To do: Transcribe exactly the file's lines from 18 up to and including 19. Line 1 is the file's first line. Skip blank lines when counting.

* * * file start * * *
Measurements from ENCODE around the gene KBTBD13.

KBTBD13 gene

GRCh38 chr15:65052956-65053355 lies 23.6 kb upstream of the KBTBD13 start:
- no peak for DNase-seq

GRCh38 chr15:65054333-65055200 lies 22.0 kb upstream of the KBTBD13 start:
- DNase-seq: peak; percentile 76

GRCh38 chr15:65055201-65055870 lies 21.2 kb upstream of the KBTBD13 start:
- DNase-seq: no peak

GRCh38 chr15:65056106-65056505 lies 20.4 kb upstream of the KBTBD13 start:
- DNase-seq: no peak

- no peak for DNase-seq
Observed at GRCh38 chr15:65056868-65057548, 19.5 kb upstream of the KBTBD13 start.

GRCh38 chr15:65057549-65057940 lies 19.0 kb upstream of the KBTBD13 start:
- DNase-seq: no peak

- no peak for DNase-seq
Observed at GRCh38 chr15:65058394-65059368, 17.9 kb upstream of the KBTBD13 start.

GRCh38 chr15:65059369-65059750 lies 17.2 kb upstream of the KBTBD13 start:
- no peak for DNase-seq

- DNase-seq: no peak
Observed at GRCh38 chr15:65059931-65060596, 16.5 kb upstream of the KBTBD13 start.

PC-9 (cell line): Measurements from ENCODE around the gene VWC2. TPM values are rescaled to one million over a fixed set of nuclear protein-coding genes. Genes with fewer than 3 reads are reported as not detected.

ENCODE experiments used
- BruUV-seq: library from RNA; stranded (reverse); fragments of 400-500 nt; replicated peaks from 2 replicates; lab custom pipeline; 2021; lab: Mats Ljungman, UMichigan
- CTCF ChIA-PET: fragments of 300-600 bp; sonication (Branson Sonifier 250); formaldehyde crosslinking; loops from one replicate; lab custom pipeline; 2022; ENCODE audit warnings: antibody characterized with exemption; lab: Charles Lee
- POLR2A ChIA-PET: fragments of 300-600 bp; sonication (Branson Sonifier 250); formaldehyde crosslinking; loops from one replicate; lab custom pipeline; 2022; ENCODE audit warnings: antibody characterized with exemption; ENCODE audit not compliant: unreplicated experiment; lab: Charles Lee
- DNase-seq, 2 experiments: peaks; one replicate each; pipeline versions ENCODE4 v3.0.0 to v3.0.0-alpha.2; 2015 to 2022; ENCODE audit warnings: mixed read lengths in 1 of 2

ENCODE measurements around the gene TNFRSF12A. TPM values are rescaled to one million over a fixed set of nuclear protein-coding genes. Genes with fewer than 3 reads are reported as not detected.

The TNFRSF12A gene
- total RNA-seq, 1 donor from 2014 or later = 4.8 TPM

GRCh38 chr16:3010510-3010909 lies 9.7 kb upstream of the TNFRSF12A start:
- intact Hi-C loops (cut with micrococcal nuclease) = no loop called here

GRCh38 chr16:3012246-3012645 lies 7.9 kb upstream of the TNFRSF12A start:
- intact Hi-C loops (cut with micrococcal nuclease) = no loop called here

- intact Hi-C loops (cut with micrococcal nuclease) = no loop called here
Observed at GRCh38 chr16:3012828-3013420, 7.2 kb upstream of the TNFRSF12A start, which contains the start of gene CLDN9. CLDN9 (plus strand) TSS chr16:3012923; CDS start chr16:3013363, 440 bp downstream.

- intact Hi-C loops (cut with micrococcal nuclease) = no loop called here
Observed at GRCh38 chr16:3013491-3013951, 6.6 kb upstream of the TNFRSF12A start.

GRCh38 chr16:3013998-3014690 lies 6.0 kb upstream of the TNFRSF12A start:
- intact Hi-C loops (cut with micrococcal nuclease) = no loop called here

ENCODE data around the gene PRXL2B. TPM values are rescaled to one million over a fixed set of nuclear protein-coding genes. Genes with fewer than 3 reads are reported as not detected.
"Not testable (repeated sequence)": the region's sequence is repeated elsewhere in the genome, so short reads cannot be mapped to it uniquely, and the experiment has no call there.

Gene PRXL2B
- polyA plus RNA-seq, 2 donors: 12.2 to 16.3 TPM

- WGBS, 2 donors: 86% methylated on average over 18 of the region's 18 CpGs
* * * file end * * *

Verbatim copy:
- no peak for DNase-seq

- DNase-seq: no peak